After the suicide of 26-year-old programmer and free internet activist Aaron Swartz, conspiracy theorists — including Iranian state television — are promoting the idea that the death was actually a hit job by the Obama administration.
Swartz, who was largely responsible for inventing RSS and was at the time of his death being prosecuted for illegally downloading academic files from online library JSTOR, was found dead in his Brooklyn apartment on January 11, his death reportedly a suicide by hanging.
In a story on the suicide headlined "Obama's 'kill list' critic found dead in New York City," Iran's Press TV suggests that the Obama administration was behind the death without outright saying it: "Last year, Swartz openly criticized the US and the Israeli regime for launching joint cyber attacks against Iran," the article notes in the third paragraph. The story, which Alex Jones' Infowars website reposted, has a link on the Drudge Report under a picture of Swartz.
Though the involvement of the Iranian government in the rumor-mongering ratchets up the volume on these theories, Western conspiracy theorists are in on the act as well. Various theories are floating around on Reddit threads, and there's talk in the extremist fever swamps of a report circulating in the Kremlin that "is saying that one of the United States top computer geniuses, named Aaron Swartz (1986-2013) [photo 2nd left], was, 'in all probability,' suicided by forces loyal to the Obama regime seeking to 'set an example' for other dissident forces opposed to the American governments continued crackdown on leakers of US secrets."
The apocryphal report says that agents from the GRU (the Russian intelligence agency) have been tracking "death squads" sent by the Obama administration to kill Swartz, and "indentified one of these VIPER teams 'operating' in the Crown Heights, Brooklyn, section of New York City this past week where shortly afterwards Swartz was discovered dead of an apparent hanging."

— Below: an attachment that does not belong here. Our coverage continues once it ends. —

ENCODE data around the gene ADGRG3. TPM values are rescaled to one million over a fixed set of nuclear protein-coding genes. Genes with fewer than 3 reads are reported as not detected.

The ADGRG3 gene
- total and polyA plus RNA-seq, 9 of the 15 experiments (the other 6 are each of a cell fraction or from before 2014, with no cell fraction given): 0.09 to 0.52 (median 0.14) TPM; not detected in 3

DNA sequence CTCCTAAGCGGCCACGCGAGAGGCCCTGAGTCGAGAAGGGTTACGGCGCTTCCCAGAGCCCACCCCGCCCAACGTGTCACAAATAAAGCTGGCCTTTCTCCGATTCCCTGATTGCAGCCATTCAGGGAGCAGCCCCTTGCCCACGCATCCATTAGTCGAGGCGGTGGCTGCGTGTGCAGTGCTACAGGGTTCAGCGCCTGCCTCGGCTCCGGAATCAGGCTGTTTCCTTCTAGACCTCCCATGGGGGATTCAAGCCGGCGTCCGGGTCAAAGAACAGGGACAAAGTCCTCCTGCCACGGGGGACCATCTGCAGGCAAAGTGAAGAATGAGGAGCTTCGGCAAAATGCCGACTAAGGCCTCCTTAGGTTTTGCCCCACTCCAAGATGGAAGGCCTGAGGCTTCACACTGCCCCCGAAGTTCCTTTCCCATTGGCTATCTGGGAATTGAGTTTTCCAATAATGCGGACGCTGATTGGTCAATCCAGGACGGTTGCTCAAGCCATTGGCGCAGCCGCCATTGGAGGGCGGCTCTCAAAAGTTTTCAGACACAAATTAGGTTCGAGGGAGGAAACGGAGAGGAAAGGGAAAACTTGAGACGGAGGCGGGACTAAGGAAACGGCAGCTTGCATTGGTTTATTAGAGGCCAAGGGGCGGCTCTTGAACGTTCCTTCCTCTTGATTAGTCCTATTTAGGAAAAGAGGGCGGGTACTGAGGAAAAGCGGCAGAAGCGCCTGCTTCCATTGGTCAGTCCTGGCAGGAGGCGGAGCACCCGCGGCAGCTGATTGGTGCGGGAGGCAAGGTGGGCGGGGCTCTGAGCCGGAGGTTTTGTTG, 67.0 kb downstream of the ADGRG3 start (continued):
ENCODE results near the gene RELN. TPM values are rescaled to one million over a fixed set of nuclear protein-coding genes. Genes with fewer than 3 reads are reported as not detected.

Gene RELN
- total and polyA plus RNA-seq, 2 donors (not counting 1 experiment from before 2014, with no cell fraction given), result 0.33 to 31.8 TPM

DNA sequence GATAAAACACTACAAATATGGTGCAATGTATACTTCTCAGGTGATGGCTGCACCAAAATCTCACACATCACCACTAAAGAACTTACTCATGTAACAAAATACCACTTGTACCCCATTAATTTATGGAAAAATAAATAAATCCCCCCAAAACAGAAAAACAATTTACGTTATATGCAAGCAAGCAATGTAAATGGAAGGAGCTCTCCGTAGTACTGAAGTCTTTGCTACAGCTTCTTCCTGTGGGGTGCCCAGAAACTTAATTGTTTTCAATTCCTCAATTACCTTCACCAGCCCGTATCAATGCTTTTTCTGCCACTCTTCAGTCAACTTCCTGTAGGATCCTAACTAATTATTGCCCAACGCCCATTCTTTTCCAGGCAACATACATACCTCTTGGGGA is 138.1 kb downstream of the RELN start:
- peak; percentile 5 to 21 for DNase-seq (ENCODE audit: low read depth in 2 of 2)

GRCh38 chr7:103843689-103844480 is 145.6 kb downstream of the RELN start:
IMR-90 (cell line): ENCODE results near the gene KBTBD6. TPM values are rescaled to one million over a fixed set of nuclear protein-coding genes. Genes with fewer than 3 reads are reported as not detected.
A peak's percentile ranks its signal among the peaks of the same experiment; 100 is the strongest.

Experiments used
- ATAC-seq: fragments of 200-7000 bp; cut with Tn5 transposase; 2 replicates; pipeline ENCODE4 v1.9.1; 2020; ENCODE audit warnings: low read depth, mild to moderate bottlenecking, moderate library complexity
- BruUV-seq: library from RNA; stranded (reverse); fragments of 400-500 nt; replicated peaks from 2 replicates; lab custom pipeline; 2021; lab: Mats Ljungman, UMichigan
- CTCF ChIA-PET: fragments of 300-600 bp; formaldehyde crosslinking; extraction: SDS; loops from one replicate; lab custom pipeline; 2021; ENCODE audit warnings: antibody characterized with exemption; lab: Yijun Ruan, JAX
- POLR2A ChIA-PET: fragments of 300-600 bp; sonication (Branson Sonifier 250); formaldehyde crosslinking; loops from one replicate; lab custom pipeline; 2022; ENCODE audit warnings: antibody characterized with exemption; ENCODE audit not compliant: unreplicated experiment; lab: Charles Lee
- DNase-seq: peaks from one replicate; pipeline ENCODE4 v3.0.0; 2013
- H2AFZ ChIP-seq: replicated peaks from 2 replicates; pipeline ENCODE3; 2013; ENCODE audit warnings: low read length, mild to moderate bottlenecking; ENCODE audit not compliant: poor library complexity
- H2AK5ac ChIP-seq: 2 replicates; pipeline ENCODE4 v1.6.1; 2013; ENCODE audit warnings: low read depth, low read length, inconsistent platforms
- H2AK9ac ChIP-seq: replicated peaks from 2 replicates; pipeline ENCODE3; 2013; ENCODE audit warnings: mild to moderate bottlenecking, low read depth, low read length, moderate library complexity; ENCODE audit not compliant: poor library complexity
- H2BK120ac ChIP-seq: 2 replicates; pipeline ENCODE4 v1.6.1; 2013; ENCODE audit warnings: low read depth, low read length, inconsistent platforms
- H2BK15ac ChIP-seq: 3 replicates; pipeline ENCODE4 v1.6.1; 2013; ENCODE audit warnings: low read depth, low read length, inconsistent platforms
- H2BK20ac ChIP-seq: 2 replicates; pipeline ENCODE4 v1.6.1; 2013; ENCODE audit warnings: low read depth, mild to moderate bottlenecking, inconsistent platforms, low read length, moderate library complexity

Other sites are slightly more circumspect. Alex Jones' Prison Planet site merely states that the Secret Service took over the MIT investigation two days before Swartz's death, which "makes it clear that this was a nationally directed effort to take down Swartz."
Swartz's suicide came after nearly two years of legal battles with the government; he was arrested in 2011 for illegally downloading millions of files from JSTOR using MIT equipment. The prosecution sought a lengthy prison term of 35 years. In life, Swartz was a hero to Internet activists who support a free and open Internet, and in his death, he's become a flash point for the feverish conspiracy theorists who represent the extreme end of that openness.
The case against Swartz was dropped on Monday.
Rosie Gray is a reporter for BuzzFeed News and is based in Washington, D.C. Gray reports on politics and foreign policy.
Contact Rosie Gray at firstname.lastname@example.org.
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